Many discussions on diversity in books centre on so-called issue stories vs. non-issue ones. Issue books, like you’d expect, focus on a particular social issue: a gay protagonist, for example, comes to terms with his sexuality or struggles with the after effects of coming out; an interracial romance where the major roadblock is the interracial-ness of the romance; a poor, inner-city black girl struggles to escape the social history that sees her born into a troubled family in a crime-ridden neighborhood.
Issue books are important. I’ll say that again for emphasis. Issue books, especially the ones written for marginalised young adults struggling to come of age in a world that too often tells them they are deviant in some way, are crucial. It is important for a young gay boy to be able to locate himself in a book, to see that there are others like him, to know in his bones that he is normal, his feelings are valid, his sexuality is good and true. If a book can do that for him then it’s worth its weight in gold. Similarly, it’s important for that little black girl to know that life can be better, that escape is possible, that you can make your own family, find your own place in the world on your own terms.
But there’s another kind of book too: the non-issue book. This is the book where the gay protagonist isn’t struggling at all. He’s already come out. The people who matter have accepted him, everyone else be damned. Maybe he has a boyfriend, or a long time crush. Maybe he’s also about to discover that he’s a wizard, and that’s what the book is about: an adventure story about love, friendship and believing in yourself. This imagined book, this non-issue book, is not firstly about being gay. It’s about magic.
When I started writing Everything, Everything, the protagonist was always going to be of mixed race — not because there was a particular racial issue I wanted to address, but because that is simply who she is. We live in a world where diversity is a fact of life. Diversity is the natural state of things. There are 20,000 species of butterflies on our planet. 23,000 different kinds of trees. The idea of a single homogenous anything, let alone “race” is a construct of culture that goes against everything in nature and our books should reflect that. We breathe oxygen. The sun rises and also sets. We are diverse.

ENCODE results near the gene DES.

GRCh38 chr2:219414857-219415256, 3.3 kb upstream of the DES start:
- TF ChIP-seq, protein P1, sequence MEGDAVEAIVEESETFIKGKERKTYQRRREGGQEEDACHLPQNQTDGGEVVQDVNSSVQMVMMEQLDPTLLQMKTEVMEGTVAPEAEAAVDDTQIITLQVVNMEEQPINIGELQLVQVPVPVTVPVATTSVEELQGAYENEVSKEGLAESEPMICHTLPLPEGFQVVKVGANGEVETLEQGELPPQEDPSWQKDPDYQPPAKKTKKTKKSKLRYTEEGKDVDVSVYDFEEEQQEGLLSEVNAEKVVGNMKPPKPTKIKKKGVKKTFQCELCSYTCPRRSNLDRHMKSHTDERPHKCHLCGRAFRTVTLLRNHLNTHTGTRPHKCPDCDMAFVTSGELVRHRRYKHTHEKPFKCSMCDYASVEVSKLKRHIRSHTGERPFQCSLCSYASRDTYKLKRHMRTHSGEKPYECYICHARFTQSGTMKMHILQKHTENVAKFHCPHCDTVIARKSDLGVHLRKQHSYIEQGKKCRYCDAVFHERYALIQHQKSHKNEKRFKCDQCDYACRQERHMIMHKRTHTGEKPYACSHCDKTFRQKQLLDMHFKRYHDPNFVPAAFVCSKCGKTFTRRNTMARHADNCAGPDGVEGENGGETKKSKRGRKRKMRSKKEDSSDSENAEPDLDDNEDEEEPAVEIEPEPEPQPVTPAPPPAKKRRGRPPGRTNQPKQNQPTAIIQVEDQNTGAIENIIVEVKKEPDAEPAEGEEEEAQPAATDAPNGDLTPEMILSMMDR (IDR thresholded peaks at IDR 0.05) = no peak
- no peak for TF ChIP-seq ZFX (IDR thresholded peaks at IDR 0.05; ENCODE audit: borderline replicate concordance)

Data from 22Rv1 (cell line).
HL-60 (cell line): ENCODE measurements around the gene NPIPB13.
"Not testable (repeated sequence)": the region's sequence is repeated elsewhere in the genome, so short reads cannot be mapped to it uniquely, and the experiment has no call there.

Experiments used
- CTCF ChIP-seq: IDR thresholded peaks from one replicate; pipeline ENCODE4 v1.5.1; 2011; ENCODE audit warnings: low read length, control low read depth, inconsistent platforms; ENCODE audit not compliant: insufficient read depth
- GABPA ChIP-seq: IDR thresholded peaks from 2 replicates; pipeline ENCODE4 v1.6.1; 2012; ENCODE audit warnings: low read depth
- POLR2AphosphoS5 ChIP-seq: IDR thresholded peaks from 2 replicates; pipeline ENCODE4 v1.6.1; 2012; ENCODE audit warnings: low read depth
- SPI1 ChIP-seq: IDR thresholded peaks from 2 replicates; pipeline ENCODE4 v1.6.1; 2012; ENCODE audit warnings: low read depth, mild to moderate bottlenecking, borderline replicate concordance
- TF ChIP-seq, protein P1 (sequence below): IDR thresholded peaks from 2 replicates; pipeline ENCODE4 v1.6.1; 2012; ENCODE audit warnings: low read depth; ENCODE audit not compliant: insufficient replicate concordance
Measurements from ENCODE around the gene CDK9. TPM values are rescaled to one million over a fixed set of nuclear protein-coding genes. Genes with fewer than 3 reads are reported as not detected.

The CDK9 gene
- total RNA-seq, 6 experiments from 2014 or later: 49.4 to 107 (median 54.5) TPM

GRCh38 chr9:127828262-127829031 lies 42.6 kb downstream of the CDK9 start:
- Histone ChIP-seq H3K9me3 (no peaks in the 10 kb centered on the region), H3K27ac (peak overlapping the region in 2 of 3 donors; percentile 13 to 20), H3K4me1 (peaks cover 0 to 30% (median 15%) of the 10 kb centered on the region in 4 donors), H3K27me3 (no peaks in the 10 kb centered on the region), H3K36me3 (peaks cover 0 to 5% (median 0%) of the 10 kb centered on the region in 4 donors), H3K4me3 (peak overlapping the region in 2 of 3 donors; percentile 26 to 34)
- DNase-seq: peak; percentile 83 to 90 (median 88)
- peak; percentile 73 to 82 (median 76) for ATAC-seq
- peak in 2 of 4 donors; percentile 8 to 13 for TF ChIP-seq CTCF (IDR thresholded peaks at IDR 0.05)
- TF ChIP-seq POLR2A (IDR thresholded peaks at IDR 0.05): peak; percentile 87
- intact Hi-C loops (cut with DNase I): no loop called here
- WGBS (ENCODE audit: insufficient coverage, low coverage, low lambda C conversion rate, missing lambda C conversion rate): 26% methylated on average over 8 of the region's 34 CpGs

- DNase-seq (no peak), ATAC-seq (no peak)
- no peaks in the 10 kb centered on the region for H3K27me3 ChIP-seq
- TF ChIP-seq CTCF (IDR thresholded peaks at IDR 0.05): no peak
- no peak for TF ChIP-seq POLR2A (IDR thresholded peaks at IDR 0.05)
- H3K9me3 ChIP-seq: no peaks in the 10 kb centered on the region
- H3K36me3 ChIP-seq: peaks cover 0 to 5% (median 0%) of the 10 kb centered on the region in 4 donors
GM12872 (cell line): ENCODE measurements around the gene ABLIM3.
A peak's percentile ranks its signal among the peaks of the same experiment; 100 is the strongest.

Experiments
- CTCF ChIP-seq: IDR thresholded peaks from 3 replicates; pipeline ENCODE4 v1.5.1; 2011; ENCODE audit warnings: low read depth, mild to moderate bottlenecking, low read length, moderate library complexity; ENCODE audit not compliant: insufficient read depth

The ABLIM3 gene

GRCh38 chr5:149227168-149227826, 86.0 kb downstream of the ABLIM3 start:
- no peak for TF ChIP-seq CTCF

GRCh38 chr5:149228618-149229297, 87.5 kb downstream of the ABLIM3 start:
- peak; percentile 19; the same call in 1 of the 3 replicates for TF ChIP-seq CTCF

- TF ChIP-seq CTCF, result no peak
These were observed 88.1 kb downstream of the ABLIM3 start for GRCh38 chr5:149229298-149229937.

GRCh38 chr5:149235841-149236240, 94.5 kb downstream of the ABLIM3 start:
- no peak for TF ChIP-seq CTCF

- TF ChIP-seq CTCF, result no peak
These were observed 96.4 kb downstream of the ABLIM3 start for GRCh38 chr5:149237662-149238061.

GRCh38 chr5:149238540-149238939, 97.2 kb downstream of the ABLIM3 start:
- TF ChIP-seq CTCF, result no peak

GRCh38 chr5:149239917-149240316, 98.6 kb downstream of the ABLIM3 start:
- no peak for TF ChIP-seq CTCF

Issue books are important. And non-issue books are just as important. I don’t spend my days thinking about race and where the colour of my skin locates me in the world. I spend my days as most people do: I work, I laugh, I worry, I dream, I strive to be happy. I believe in love. And magic. I hope that my mixed-race daughter will spend even less time than I do thinking about race. I hope she will read stories about people who are just like her and stories about people who are not. I hope that she’ll read scary stories, issue stories, funny stories, romantic stories and fantastical stories with dragons and beasts that need slaying.
And I hope that the heroine of some of these stories will look just like her.
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